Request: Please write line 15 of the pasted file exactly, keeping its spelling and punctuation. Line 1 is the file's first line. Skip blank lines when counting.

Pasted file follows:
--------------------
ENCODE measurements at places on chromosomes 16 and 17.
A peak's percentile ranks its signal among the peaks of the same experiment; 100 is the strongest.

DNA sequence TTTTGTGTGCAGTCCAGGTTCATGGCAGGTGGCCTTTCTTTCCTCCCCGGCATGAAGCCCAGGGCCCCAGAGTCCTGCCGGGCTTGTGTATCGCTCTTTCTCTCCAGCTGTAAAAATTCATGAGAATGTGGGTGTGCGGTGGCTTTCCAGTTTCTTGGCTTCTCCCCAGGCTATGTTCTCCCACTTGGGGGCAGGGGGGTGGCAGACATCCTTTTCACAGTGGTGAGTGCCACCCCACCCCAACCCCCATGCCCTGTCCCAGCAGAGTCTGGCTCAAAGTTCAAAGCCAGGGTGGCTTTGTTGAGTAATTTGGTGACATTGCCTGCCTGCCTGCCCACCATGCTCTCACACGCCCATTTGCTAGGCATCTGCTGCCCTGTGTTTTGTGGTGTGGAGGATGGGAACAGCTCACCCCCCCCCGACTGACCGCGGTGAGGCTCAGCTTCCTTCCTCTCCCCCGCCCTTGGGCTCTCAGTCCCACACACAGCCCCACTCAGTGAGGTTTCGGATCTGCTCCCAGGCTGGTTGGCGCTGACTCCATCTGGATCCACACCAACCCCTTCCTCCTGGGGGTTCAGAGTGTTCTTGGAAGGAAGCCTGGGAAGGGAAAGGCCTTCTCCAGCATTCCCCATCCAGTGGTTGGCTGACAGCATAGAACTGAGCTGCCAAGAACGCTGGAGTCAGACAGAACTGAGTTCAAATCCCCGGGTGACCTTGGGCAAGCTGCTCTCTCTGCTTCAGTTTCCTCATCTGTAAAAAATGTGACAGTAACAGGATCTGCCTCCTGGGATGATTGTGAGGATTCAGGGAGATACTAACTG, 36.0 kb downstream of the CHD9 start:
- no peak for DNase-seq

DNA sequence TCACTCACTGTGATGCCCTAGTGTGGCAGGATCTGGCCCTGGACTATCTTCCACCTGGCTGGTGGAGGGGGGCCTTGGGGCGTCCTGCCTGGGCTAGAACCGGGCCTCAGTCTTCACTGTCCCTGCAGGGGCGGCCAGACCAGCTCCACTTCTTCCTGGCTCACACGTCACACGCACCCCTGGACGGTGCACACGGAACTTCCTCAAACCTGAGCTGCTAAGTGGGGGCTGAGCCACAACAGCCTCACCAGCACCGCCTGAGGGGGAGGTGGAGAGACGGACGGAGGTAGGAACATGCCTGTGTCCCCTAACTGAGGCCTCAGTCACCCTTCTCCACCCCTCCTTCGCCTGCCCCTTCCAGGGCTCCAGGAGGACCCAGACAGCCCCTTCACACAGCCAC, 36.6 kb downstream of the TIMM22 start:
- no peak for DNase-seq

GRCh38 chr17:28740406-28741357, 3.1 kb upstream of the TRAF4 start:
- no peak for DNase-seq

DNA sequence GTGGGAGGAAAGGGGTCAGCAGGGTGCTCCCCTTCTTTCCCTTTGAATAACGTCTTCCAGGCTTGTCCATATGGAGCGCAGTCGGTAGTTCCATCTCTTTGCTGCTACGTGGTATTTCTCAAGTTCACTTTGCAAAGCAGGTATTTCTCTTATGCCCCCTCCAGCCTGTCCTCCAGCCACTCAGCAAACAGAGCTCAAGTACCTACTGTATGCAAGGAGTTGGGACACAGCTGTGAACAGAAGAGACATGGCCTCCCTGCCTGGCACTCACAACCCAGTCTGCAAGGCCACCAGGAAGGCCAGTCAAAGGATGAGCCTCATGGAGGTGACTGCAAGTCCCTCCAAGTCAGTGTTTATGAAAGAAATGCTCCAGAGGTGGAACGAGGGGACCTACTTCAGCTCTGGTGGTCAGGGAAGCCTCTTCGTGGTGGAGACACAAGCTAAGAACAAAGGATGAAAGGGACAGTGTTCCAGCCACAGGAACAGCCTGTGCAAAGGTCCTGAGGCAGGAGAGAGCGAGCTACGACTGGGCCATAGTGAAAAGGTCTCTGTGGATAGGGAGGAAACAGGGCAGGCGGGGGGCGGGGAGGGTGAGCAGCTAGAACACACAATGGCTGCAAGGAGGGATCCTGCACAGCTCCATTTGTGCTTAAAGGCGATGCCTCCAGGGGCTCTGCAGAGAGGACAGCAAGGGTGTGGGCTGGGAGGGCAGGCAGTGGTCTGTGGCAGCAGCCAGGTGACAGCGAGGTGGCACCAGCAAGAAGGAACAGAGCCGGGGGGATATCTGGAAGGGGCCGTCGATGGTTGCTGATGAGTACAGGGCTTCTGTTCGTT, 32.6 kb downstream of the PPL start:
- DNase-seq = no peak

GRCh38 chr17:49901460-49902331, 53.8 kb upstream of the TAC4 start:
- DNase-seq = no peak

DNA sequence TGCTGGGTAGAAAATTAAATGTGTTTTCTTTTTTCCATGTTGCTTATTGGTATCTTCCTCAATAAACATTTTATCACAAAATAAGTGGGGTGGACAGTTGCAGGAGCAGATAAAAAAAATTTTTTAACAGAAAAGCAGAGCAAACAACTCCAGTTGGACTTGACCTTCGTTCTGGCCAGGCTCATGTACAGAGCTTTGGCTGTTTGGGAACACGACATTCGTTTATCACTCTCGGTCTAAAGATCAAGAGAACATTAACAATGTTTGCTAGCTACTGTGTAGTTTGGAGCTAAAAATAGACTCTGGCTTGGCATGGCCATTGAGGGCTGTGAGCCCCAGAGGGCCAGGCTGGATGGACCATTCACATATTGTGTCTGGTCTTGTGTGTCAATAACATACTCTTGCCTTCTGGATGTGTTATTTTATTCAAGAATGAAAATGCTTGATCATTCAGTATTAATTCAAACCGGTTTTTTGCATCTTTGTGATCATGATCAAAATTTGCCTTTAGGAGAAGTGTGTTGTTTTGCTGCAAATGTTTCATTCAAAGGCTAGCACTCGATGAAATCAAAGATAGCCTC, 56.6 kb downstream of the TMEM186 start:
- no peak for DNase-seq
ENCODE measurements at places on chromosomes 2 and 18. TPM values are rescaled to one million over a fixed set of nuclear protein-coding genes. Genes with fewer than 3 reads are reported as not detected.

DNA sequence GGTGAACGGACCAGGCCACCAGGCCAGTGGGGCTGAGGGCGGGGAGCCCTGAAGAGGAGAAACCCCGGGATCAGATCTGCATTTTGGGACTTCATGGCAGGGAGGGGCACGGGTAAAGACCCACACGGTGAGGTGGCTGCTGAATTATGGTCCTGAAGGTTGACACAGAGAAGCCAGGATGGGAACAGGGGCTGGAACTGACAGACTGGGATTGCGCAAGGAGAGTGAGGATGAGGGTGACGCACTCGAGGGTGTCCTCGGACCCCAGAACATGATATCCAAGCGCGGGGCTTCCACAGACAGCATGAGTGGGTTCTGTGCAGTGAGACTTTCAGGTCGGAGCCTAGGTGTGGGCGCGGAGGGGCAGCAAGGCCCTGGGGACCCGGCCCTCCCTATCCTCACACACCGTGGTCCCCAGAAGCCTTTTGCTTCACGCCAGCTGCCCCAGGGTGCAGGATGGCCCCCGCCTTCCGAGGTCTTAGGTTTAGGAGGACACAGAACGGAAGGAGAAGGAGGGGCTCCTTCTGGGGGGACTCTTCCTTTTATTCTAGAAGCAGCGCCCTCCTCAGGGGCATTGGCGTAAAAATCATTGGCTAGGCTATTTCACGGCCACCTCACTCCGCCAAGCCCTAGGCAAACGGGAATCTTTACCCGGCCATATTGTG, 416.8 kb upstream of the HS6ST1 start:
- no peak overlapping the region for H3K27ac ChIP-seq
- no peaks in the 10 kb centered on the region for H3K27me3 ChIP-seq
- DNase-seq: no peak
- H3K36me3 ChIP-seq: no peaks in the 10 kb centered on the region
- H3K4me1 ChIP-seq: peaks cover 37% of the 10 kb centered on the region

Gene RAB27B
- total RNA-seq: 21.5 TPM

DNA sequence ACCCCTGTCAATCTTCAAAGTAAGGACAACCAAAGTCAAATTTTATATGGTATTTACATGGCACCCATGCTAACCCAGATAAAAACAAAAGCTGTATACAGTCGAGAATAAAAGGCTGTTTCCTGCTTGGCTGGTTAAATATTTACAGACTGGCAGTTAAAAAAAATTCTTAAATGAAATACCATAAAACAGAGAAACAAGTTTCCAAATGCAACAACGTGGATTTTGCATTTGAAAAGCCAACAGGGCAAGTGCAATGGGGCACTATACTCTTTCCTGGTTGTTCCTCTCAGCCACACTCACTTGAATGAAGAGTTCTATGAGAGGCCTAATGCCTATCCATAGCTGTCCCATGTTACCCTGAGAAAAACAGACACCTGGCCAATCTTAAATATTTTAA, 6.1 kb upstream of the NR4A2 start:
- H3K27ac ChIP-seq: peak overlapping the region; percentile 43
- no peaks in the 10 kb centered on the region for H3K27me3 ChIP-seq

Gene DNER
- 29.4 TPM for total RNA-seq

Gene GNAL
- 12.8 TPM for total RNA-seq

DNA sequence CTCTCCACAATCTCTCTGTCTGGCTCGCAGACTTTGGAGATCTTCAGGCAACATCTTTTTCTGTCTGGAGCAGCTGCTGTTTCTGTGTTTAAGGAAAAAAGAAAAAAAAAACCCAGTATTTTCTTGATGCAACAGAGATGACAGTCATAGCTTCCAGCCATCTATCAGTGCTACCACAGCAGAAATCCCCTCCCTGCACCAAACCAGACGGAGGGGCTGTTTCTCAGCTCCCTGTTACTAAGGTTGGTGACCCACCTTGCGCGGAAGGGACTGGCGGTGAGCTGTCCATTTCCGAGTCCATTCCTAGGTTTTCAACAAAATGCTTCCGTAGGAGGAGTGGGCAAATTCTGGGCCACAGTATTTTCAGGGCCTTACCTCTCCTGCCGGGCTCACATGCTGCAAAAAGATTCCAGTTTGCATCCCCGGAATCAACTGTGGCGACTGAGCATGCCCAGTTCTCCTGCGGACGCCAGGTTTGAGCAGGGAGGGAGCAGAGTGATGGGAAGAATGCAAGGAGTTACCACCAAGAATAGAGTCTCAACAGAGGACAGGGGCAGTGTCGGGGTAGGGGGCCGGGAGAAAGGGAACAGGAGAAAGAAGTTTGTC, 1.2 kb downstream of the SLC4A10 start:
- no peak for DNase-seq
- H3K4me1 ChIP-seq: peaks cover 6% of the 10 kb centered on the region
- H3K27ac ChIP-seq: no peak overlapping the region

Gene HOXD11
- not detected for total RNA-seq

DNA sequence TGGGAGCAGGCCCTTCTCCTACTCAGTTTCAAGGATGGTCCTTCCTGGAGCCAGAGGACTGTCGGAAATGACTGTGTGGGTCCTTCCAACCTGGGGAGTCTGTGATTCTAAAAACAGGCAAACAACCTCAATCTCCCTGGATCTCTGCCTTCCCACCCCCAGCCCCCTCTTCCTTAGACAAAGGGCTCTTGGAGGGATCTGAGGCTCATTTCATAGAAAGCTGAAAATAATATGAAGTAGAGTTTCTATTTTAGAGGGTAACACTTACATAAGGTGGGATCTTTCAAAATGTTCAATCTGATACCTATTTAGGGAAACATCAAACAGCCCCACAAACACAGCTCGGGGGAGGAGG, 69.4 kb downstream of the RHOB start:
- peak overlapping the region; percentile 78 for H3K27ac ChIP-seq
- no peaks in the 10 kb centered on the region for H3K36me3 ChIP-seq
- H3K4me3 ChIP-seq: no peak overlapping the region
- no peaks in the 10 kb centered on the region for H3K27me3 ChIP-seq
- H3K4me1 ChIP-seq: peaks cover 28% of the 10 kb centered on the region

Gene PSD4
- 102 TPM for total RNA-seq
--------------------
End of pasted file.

ENCODE measurements at places on chromosomes 2 and 18. TPM values are rescaled to one million over a fixed set of nuclear protein-coding genes. Genes with fewer than 3 reads are reported as not detected.